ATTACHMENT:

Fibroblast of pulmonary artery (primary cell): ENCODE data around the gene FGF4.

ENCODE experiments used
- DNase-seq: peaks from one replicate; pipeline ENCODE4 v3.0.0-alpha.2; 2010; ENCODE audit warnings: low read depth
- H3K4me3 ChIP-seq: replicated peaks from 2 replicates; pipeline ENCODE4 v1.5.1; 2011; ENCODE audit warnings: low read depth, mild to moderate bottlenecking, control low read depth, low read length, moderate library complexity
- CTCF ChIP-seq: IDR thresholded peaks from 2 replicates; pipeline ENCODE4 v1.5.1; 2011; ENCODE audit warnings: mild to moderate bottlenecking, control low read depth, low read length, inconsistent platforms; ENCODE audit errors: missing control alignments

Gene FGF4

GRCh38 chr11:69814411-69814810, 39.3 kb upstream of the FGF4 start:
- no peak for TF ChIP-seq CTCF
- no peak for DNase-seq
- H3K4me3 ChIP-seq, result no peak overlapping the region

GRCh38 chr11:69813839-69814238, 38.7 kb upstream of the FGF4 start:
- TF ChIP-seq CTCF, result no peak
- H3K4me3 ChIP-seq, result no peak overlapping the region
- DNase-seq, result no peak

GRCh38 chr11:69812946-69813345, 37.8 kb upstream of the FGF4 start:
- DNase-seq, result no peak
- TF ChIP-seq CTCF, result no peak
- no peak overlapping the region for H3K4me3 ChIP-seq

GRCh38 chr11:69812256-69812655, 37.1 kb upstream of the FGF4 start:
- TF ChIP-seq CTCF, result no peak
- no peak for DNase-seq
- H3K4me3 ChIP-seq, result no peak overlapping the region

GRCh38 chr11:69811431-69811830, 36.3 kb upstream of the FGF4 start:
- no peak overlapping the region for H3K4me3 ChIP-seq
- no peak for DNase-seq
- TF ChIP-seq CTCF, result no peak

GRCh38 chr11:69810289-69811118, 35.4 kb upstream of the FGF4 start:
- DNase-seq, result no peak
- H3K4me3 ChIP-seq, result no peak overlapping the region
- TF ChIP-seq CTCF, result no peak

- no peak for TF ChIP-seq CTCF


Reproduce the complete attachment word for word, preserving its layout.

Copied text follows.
Fibroblast of pulmonary artery (primary cell): ENCODE data around the gene FGF4.

ENCODE experiments used
- DNase-seq: peaks from one replicate; pipeline ENCODE4 v3.0.0-alpha.2; 2010; ENCODE audit warnings: low read depth
- H3K4me3 ChIP-seq: replicated peaks from 2 replicates; pipeline ENCODE4 v1.5.1; 2011; ENCODE audit warnings: low read depth, mild to moderate bottlenecking, control low read depth, low read length, moderate library complexity
- CTCF ChIP-seq: IDR thresholded peaks from 2 replicates; pipeline ENCODE4 v1.5.1; 2011; ENCODE audit warnings: mild to moderate bottlenecking, control low read depth, low read length, inconsistent platforms; ENCODE audit errors: missing control alignments

Gene FGF4

GRCh38 chr11:69814411-69814810, 39.3 kb upstream of the FGF4 start:
- no peak for TF ChIP-seq CTCF
- no peak for DNase-seq
- H3K4me3 ChIP-seq, result no peak overlapping the region

GRCh38 chr11:69813839-69814238, 38.7 kb upstream of the FGF4 start:
- TF ChIP-seq CTCF, result no peak
- H3K4me3 ChIP-seq, result no peak overlapping the region
- DNase-seq, result no peak

GRCh38 chr11:69812946-69813345, 37.8 kb upstream of the FGF4 start:
- DNase-seq, result no peak
- TF ChIP-seq CTCF, result no peak
- no peak overlapping the region for H3K4me3 ChIP-seq

GRCh38 chr11:69812256-69812655, 37.1 kb upstream of the FGF4 start:
- TF ChIP-seq CTCF, result no peak
- no peak for DNase-seq
- H3K4me3 ChIP-seq, result no peak overlapping the region

GRCh38 chr11:69811431-69811830, 36.3 kb upstream of the FGF4 start:
- no peak overlapping the region for H3K4me3 ChIP-seq
- no peak for DNase-seq
- TF ChIP-seq CTCF, result no peak

GRCh38 chr11:69810289-69811118, 35.4 kb upstream of the FGF4 start:
- DNase-seq, result no peak
- H3K4me3 ChIP-seq, result no peak overlapping the region
- TF ChIP-seq CTCF, result no peak

- no peak for TF ChIP-seq CTCF